Killer Apps of Message Queues

Killer Apps of Message Queues

Message queues are an asynchronous inter-process communication protocol that gains much of its glory with the recent hypes in microservices. Senders and receivers do not interact with the middleware at the same time, so message queues are a great way of decoupling communication from business logic since upstream services may talk to the middleware only and not with any other services.

MQs are not a panacea. It introduces additional components to the system and thus new challenges in availability and reliability. The extra roundtrip to downstream receivers means extra delay. The rule of thumb would be whenever synchronous invocation makes more sense, do RPC and not MQ. Let’s focus on the killer applications of MQ in the following text.

Buffering Traffic Spikes to Downstream Services

One downside of RPC framework is that the downstream services/callees have no flow control. If the downstream service demand is much higher than upstream request rates, especially so when downstream handles complex business logic with atomic, durable operations, then essentially the downstream is DOS-ed and that service is gone. Common solutions include upstream queuing to limit request rate or downstream queuing to limit execution rate, yet both introduces unnecessary complexity to the service code.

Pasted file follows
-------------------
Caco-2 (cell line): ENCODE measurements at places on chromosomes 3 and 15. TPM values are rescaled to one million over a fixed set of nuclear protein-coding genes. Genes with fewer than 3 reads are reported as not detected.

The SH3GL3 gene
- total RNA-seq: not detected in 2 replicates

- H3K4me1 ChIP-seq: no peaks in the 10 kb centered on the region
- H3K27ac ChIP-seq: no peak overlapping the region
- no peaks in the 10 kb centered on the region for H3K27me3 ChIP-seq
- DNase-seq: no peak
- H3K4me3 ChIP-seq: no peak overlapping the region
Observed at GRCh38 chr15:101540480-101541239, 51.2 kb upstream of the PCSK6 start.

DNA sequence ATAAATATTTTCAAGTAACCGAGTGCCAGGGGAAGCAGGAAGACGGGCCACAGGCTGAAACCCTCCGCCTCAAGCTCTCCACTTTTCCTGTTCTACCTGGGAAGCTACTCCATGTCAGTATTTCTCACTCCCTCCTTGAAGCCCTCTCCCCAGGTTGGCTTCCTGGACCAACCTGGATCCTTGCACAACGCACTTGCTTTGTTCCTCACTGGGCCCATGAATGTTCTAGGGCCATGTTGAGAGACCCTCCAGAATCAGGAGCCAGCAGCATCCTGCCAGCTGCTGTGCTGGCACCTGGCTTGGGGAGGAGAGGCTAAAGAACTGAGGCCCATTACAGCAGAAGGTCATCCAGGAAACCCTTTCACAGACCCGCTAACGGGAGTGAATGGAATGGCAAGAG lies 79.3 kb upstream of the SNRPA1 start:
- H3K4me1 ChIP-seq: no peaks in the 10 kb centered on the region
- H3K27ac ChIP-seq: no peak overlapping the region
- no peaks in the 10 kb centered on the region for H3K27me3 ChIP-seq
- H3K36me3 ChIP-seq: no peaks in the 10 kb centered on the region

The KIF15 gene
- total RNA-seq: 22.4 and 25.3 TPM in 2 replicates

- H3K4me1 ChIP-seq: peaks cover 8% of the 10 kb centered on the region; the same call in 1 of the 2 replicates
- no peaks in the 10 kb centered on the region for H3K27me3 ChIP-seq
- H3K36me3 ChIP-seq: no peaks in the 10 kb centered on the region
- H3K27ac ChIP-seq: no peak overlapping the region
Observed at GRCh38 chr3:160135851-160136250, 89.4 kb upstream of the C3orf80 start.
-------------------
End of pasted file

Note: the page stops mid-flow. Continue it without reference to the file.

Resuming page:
With MQ, flow control could be easily achieved with downstream pulling from MQ-middleware at its own rate that matches its service demand, which may be further optimized with batch-writes or asynchronous durable writes.

Pub/Sub to remove reverse dependency

Imagine a user makes a new post on a forum, which is going to reward the user with some points, update the user personal stats, push to other user feeds, etc. It seems an invocation relationship between upstream and downstream services, but the upstream hardly cares about the results of downstream execution and just want to make sure things eventually get executed. Using RPCs puts reverse dependency into upstream because whenever a new set of logic or a new service was added to the list of callees, developers have to change the upstream service code, build, and deploy. Downstream service outage also affects upstream availability.

Using MQ, new downstream service could subscribe to the upstream and thus no code change to the upstream. The upstream also no longer needs to wait for all downstreams to reply, reduces service demand, and returns success once MQ says the message is committed.

Higher throughputs in long, synchronous tasks

There are also times when the upstream cares about the results but execution takes a while (for example third-party service call through public network, such as requests to PayPal payment). The upstream may call the API directly and receive an acknowledgment. After the transaction is processed, Paypal invokes a callback to a uniform gateway of ours, which pushes to MQ. The upstream subscribes to such messages and gets results eventually.